Altria is the parent company of both Philip Morris USA and Philip Morris International (PMI). Four in 10 cigarettes sold in the US are Marlboros, Philip Morris’s flagship brand. A 2.3% drop in shipment volume in 2003 at the US division was offset by strong sales at PMI, which holds a 14% share of the global market. PMI reported a 1.8% rise in shipment volume, to 735.8 million units, while revenues rose 10.9%, to $6.3 billion. PMI produces seven of the top 20 cigarette brands, including Marlboro and L&M;, the world’s number-one and number-three brands, respectively.

President and CEO: James Sinegal

Costco’s formula of selling brand name merchandise at lower prices in bulk packaging and in a no-frills environment that allows cost savings to be passed on to consumers has proven to be a winning combination. Its 442 warehouses in eight countries and territories brought in net sales of $47.15 billion in fiscal-year 2004—a 13% year-on-year hike—that was also boosted by annual membership fees of $45 to $100 paid by 42 million members. Stores average 136,753 square feet of retail space. The format has worked particularly well for SMEs seeking to cut purchasing costs for resale and business use.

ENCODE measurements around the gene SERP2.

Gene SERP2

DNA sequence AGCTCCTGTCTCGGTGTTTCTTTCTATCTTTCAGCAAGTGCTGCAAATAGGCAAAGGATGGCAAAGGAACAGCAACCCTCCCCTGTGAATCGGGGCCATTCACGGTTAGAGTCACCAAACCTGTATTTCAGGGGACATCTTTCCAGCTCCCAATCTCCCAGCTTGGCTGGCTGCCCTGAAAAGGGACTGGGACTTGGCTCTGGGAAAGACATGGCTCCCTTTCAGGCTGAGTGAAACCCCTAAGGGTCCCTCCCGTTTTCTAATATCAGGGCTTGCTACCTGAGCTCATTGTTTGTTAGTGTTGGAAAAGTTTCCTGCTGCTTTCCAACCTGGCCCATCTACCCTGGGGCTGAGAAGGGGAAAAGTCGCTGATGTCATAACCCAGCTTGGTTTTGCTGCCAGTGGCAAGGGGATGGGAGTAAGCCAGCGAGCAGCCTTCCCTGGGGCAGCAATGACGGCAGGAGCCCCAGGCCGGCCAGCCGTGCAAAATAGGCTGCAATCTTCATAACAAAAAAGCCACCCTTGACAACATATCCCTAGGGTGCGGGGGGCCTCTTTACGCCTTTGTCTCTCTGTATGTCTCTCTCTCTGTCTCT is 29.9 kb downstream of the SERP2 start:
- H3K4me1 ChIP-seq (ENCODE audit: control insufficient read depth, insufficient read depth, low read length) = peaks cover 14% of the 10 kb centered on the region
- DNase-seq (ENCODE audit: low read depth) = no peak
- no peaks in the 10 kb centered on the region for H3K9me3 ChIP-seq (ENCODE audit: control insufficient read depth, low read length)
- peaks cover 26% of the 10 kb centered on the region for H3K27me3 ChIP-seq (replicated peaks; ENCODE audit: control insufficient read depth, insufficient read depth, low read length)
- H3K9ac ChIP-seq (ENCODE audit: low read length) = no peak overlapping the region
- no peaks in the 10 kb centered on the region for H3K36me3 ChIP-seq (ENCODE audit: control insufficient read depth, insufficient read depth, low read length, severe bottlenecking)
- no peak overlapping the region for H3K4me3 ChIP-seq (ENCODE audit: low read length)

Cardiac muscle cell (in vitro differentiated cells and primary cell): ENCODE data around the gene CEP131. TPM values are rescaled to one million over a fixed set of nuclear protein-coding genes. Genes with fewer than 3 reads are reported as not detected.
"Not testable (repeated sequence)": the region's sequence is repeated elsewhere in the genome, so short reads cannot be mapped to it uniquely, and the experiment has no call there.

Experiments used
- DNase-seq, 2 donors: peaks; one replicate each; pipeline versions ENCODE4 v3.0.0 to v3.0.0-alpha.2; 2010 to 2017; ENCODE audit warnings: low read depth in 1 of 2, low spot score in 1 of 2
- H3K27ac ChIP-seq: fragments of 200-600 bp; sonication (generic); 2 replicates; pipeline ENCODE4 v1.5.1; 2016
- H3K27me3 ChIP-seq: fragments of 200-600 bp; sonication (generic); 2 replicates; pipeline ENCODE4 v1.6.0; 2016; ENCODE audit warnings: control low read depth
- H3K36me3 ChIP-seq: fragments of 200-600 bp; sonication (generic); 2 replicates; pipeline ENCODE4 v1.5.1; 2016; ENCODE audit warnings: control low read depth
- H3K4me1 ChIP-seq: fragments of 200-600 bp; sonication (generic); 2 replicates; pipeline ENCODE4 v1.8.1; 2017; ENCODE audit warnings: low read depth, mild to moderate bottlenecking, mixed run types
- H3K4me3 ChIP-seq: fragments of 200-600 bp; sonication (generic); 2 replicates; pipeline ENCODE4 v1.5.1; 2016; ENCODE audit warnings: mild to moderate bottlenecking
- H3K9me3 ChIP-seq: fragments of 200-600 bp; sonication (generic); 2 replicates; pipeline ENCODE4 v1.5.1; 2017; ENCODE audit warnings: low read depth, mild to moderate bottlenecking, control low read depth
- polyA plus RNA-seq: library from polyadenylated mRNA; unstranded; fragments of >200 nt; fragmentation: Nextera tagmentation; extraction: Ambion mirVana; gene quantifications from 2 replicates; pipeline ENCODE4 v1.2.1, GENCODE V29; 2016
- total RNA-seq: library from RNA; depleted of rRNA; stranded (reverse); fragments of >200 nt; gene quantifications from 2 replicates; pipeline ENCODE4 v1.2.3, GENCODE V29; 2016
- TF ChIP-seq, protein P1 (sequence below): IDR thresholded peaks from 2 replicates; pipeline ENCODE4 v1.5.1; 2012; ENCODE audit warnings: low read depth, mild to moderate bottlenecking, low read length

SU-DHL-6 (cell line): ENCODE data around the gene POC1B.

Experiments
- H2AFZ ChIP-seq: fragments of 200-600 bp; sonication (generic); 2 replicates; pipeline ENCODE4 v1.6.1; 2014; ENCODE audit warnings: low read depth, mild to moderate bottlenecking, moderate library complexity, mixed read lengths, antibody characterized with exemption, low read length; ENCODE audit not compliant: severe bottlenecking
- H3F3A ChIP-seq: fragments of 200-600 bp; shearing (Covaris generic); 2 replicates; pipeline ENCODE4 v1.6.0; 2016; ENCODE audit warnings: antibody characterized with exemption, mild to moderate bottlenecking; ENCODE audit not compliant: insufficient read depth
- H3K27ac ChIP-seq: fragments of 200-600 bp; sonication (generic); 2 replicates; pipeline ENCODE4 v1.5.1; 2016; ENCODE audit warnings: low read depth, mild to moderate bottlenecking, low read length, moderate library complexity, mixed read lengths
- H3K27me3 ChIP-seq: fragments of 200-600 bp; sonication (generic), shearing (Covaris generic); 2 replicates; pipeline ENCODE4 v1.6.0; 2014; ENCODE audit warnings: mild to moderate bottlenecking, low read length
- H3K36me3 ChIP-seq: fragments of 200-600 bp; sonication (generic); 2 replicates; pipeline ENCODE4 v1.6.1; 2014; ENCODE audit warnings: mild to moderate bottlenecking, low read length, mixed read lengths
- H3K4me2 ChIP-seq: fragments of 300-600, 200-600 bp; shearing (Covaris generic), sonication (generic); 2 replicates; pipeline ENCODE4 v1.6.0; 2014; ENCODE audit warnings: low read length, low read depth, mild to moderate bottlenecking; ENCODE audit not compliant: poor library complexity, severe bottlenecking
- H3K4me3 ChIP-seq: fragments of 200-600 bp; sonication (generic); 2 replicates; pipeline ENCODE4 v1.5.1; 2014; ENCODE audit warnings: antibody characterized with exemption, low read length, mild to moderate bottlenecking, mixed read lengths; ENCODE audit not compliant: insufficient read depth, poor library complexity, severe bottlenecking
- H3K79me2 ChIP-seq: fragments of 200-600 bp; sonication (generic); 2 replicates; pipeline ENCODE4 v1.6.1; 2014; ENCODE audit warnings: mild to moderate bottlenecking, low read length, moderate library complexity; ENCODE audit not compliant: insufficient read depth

CEO: Jean-Cyril Spinetta

With oil prices showing no signs of easing, Europe’s long-haul carriers are finding it tough going. Greater synergies and cost-savings through cross-border M&A; is something European airlines have pursued, but few have actually achieved— until May this year,when Air France and Dutch carrier KLM merged, creating Europe’s largest airline. The merger is expected to deliver cost savings in the region of €495 million over five years, and in its first quarterly announcement as a combined company Air France- KLM reported a 12.3% increase in turnover and an operating profit of €156 million, compared with a €1 million loss a year earlier. /

President and CEO: Louis Schweitzer